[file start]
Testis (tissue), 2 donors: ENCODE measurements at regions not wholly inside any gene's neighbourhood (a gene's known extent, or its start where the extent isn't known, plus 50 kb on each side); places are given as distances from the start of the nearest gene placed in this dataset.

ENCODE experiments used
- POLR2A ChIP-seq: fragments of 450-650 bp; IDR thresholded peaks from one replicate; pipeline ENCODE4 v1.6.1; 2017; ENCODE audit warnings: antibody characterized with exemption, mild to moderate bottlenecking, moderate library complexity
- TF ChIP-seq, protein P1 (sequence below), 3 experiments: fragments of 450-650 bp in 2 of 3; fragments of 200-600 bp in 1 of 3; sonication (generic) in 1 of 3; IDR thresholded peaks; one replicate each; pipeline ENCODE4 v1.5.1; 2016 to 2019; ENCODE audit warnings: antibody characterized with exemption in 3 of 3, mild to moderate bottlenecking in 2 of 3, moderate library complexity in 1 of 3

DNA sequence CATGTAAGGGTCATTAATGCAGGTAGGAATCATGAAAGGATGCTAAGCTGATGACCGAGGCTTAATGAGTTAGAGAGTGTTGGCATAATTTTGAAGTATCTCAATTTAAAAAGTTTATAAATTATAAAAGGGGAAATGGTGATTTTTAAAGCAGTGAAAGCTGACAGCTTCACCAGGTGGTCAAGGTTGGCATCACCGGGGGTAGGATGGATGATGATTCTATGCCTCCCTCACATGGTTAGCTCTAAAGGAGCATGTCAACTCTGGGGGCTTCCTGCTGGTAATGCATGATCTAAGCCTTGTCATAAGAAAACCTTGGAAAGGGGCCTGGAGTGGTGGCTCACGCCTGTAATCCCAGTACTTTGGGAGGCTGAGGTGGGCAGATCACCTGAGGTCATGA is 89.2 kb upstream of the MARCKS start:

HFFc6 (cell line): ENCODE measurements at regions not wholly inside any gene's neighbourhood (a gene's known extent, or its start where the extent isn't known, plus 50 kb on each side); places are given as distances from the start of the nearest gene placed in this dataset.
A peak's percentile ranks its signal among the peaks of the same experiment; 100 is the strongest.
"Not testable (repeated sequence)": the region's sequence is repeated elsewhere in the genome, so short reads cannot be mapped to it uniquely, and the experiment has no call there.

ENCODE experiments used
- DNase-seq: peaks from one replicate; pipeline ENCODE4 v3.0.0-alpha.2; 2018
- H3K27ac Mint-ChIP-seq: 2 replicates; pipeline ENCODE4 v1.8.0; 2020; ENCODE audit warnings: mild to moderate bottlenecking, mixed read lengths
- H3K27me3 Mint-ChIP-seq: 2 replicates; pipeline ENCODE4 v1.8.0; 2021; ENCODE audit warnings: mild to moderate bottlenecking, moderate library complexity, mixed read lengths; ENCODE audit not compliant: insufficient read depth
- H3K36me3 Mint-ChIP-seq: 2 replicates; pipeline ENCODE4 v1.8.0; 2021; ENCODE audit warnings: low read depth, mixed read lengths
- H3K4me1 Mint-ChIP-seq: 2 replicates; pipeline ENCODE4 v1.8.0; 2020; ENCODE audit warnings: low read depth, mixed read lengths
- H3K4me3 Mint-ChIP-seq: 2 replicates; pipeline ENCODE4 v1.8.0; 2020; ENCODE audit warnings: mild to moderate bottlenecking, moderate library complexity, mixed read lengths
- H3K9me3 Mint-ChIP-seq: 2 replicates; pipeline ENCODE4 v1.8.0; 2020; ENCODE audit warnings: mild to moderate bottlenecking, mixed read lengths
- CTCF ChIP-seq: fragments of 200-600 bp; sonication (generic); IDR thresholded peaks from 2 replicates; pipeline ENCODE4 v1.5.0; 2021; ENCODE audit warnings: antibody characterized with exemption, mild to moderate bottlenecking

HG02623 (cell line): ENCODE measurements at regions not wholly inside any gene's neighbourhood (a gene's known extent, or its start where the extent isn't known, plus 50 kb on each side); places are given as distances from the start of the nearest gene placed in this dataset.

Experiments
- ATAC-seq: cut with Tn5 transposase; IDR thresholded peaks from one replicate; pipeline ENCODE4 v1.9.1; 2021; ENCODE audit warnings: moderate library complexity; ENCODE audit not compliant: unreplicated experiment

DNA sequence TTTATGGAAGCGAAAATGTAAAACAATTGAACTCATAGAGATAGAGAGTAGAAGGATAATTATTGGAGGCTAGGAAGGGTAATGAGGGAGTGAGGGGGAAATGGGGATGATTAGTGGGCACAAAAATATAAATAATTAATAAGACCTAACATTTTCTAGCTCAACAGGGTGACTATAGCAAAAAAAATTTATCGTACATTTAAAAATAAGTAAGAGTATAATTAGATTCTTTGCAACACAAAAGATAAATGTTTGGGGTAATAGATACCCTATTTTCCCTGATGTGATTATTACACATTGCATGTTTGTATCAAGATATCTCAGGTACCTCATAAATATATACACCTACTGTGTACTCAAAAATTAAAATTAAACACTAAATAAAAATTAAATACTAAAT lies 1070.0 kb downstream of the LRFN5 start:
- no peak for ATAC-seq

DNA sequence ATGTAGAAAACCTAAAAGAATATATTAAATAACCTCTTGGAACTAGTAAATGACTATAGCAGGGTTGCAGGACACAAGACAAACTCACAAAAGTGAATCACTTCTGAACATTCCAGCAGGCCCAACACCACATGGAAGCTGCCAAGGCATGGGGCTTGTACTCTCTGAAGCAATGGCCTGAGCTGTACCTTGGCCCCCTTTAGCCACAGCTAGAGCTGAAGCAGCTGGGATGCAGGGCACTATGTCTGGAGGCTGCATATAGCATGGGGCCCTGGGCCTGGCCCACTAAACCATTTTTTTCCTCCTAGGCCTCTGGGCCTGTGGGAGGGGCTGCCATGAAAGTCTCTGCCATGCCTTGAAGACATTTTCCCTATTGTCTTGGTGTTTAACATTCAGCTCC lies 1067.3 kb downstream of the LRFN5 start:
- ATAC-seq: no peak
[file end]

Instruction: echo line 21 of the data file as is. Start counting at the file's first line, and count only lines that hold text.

DNA sequence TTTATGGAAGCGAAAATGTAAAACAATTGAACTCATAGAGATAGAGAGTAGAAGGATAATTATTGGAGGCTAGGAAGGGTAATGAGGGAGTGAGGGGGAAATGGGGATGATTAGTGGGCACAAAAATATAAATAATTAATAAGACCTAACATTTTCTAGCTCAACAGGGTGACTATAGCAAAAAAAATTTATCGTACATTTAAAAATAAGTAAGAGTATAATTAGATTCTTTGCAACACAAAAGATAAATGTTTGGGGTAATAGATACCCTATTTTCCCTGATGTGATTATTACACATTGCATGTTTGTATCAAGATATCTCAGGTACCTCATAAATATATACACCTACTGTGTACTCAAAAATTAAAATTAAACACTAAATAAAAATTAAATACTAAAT lies 1070.0 kb downstream of the LRFN5 start: